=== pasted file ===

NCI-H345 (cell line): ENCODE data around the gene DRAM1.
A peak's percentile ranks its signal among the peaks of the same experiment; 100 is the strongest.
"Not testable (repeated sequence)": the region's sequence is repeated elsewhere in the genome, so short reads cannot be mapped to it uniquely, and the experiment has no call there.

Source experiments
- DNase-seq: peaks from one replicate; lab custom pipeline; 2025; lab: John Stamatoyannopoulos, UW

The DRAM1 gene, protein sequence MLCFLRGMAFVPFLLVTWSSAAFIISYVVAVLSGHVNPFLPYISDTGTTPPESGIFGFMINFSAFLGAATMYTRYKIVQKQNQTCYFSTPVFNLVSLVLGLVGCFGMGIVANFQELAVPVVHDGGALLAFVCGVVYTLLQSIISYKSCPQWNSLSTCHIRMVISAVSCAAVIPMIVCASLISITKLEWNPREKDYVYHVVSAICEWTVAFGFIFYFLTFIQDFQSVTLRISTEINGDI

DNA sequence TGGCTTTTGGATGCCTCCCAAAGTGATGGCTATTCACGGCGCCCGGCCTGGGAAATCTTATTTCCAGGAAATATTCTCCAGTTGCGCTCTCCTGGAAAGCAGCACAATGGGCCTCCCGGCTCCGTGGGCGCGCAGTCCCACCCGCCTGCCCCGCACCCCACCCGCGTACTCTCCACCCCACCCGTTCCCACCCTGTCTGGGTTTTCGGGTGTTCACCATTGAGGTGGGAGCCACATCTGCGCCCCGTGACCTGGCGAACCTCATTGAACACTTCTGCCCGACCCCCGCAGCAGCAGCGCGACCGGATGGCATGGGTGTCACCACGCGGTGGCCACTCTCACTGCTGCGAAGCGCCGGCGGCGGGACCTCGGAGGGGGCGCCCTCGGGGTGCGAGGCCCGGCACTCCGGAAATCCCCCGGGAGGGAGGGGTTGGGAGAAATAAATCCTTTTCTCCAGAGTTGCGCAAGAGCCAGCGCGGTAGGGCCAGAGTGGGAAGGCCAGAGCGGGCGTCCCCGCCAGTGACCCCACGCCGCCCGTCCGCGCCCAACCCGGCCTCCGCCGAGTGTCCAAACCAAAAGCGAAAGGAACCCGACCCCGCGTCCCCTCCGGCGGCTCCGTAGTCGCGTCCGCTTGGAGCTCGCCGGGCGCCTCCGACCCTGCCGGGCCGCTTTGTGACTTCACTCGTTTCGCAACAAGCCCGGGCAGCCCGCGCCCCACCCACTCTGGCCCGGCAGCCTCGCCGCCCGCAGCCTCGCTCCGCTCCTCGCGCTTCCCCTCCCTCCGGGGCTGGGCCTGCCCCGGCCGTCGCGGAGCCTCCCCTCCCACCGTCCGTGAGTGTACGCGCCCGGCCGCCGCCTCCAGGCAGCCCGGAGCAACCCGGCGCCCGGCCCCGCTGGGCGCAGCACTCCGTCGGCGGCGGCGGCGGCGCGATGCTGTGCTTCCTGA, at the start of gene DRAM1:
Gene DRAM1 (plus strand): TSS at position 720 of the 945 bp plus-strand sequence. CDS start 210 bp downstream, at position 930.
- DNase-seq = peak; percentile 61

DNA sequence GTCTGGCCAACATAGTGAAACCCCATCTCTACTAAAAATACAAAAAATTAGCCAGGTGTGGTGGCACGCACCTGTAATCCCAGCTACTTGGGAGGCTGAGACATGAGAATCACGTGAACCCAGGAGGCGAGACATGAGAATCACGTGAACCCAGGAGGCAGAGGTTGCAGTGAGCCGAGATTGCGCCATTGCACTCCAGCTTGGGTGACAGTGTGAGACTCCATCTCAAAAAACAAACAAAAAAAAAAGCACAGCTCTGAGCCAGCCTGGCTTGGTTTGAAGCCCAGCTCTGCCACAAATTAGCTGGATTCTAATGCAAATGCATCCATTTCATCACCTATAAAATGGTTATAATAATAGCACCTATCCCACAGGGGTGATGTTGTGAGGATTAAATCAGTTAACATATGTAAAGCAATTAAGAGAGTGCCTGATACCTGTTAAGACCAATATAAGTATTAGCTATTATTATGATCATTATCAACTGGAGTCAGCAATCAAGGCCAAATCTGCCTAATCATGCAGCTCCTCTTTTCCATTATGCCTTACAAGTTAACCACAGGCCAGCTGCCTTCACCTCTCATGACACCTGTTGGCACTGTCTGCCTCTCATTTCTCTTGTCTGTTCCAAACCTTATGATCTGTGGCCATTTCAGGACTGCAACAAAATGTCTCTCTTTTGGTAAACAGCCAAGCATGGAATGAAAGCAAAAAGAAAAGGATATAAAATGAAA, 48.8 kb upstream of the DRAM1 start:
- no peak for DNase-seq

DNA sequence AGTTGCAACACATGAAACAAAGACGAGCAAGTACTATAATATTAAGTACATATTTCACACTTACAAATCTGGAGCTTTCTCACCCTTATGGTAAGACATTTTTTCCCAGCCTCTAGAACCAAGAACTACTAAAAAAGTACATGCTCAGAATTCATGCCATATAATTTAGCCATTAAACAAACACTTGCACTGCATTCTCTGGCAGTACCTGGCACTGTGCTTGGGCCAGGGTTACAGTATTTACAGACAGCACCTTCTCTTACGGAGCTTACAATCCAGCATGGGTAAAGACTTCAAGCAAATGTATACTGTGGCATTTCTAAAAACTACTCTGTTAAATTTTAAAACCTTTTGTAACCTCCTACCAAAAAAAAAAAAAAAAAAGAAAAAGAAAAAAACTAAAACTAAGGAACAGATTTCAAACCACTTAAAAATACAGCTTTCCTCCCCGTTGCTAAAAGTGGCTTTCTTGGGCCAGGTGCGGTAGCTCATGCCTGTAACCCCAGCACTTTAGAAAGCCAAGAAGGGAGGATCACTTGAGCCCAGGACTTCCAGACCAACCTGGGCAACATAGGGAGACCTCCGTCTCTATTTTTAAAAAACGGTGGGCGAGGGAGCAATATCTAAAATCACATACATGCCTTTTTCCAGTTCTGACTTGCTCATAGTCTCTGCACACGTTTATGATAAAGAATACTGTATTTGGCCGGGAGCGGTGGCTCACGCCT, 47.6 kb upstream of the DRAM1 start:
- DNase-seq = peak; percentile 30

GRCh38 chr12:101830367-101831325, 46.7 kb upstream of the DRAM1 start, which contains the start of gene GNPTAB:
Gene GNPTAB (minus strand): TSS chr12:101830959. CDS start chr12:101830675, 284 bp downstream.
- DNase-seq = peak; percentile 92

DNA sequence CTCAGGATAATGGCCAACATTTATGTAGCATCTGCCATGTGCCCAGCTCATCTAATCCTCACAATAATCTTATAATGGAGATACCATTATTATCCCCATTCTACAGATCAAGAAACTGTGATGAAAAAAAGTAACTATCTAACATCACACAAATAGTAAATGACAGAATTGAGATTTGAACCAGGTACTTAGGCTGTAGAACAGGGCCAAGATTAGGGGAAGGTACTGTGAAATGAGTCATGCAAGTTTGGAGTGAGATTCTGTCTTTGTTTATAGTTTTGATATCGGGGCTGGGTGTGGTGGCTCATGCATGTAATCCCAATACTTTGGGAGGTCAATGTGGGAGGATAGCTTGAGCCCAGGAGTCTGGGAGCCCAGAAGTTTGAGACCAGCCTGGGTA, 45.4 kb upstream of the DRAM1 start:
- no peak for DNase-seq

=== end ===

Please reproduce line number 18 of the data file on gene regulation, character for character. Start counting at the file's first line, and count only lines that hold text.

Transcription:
- no peak for DNase-seq